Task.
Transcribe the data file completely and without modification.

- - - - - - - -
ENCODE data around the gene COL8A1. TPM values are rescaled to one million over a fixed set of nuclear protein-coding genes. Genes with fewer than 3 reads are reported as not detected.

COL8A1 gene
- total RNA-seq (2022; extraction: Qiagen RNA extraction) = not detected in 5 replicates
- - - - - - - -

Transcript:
ENCODE data around the gene COL8A1. TPM values are rescaled to one million over a fixed set of nuclear protein-coding genes. Genes with fewer than 3 reads are reported as not detected.

COL8A1 gene
- total RNA-seq (2022; extraction: Qiagen RNA extraction) = not detected in 5 replicates